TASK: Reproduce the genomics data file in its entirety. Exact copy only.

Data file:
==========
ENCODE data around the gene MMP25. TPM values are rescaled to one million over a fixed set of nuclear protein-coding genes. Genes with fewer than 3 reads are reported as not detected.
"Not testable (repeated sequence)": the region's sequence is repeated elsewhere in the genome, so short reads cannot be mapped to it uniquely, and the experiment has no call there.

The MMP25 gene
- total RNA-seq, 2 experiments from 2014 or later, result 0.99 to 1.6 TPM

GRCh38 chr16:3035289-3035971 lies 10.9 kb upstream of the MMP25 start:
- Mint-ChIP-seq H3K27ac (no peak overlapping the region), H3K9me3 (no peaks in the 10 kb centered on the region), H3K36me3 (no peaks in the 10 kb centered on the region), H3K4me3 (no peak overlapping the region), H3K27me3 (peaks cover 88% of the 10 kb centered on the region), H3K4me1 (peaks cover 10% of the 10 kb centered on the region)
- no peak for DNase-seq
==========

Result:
ENCODE data around the gene MMP25. TPM values are rescaled to one million over a fixed set of nuclear protein-coding genes. Genes with fewer than 3 reads are reported as not detected.
"Not testable (repeated sequence)": the region's sequence is repeated elsewhere in the genome, so short reads cannot be mapped to it uniquely, and the experiment has no call there.

The MMP25 gene
- total RNA-seq, 2 experiments from 2014 or later, result 0.99 to 1.6 TPM

GRCh38 chr16:3035289-3035971 lies 10.9 kb upstream of the MMP25 start:
- Mint-ChIP-seq H3K27ac (no peak overlapping the region), H3K9me3 (no peaks in the 10 kb centered on the region), H3K36me3 (no peaks in the 10 kb centered on the region), H3K4me3 (no peak overlapping the region), H3K27me3 (peaks cover 88% of the 10 kb centered on the region), H3K4me1 (peaks cover 10% of the 10 kb centered on the region)
- no peak for DNase-seq